Free Town Libraries; Their Formation, Management, and History, in Britain, France, Germany and America, Together with Brief Notices of Book-Collectors, and of the Respective Places of Deposit of Their Surviving Collections

Free Town Libraries; Their Formation, Management, and History, in Britain, France, Germany and America, Together with Brief Notices of Book-Collectors, and of the Respective Places of Deposit of Their Surviving Collections

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This historic book may have numerous typos and missing text. Purchasers can usually download a free scanned copy of the original book (without typos) from the publisher. Not indexed. Not illustrated. 1869 edition. Excerpt: ...the active exertion, of individual citizens, in their private and personal capacity. Probably, few years have passed, between that distant meeting of the Town Council of Aix which was called, for the establishment of a 'Town Library, ' in the year 1418, and the meeting for a like purpose of the Town Council of Bradford, held but the other day (1868), which have not been marked, in one country or another, by the founding of a Town Library of some sort. Many of those four hundred and fifty years witnessed the formation of several such libraries. The ' Notices Of Collectors' which close the present volume contain a brief account of the origin of about one hundred and eighty existing Town Libraries in primary collections which passed, eventually, from the possession of individual gatherers or owners into the collective possession of some town or other. A few of these came as accessions to Town Libraries already formed. A large majority of them were the foundation collections on which Town Libraries were based. Of the whole number so noticed, in the pages which follow, only sixteen were acquired by municipal purchase. One hundred and sixty-four were the gifts--commonly the testamentary gifts--of book-lovers who desired to diffuse an enjoyment and a means of self-culture which, by no small proportion of their number, had been found full of power both to facilitate the duties and to solace the cares of human life. Of those who, by this particular channel of social beneficence, have tried to serve the towns with which they had social ties, no less than sixty-six have been Italians; about fifty have been Germans or Swiss; eighteen, Frenchmen. England, Scotland, and Ireland, together, can claim but thirteen who hold even a moderately conspicuous...show more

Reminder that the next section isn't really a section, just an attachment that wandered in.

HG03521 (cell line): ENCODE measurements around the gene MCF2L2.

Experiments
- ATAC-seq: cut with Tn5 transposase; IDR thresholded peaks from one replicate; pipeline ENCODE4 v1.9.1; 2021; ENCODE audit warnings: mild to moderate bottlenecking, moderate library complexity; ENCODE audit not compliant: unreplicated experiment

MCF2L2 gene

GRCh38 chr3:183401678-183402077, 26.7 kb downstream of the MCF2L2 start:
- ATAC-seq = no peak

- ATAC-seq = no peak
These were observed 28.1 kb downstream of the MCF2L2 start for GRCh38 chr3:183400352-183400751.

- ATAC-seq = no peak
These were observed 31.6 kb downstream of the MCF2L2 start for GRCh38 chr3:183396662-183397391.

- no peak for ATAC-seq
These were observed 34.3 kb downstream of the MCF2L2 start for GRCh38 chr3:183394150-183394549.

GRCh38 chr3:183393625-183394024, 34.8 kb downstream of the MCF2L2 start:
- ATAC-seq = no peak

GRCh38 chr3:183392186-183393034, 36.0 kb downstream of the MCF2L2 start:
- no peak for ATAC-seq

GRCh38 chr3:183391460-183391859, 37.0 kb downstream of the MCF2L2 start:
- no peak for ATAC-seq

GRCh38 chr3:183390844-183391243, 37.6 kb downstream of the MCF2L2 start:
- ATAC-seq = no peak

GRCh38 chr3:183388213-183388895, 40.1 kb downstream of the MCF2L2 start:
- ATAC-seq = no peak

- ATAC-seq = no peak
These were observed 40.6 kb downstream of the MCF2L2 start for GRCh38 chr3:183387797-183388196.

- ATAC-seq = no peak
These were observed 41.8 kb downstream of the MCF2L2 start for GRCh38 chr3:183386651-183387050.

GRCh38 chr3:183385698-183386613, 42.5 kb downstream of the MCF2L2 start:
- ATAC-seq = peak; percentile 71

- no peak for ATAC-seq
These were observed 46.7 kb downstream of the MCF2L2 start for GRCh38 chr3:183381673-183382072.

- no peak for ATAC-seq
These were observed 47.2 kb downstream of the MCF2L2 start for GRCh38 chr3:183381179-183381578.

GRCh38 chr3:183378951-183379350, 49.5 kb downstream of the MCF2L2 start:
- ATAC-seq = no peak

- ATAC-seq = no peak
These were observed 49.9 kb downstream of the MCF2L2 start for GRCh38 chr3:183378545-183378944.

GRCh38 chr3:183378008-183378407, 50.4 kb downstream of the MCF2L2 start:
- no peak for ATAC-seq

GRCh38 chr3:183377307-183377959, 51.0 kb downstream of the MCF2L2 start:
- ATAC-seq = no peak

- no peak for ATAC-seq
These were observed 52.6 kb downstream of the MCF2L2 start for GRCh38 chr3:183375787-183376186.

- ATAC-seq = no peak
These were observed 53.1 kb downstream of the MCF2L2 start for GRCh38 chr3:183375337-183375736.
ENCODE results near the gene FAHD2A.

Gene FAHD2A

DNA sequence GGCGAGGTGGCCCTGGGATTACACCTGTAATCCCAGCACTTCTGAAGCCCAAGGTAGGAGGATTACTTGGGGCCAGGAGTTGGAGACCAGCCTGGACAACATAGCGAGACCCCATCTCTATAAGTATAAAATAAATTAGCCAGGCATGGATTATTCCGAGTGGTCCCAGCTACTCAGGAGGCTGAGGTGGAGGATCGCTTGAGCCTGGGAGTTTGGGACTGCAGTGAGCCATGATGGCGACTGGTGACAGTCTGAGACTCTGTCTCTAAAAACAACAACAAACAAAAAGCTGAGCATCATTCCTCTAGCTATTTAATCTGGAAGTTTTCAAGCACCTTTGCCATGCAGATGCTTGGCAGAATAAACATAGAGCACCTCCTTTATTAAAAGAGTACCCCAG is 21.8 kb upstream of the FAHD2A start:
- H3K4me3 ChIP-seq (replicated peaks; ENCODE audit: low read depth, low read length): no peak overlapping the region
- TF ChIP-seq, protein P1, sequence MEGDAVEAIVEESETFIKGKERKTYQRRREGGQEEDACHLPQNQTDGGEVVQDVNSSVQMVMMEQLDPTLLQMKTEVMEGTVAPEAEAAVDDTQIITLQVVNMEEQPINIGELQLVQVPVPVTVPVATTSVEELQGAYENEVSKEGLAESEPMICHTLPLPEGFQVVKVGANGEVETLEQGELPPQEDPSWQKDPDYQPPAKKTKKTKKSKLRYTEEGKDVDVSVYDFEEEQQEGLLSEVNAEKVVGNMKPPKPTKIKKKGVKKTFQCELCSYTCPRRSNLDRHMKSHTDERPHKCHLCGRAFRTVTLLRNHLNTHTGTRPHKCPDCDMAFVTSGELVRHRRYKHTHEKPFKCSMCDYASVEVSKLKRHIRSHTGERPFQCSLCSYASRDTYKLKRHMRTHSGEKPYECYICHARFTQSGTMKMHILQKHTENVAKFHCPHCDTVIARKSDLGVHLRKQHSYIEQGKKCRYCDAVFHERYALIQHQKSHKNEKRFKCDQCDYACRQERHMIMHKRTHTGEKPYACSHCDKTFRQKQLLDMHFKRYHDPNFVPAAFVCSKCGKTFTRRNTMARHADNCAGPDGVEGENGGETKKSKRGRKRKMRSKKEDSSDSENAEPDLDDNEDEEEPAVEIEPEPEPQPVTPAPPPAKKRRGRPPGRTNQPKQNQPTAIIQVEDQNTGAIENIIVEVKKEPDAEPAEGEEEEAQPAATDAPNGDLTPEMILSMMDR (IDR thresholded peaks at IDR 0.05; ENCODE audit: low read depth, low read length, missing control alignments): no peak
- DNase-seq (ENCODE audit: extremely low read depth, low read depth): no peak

Product details

  • Paperback | 212 pages
  • 189 x 246 x 11mm | 386g
  • Rarebooksclub.com
  • United States
  • English
  • black & white illustrations
  • 1236948629
  • 9781236948625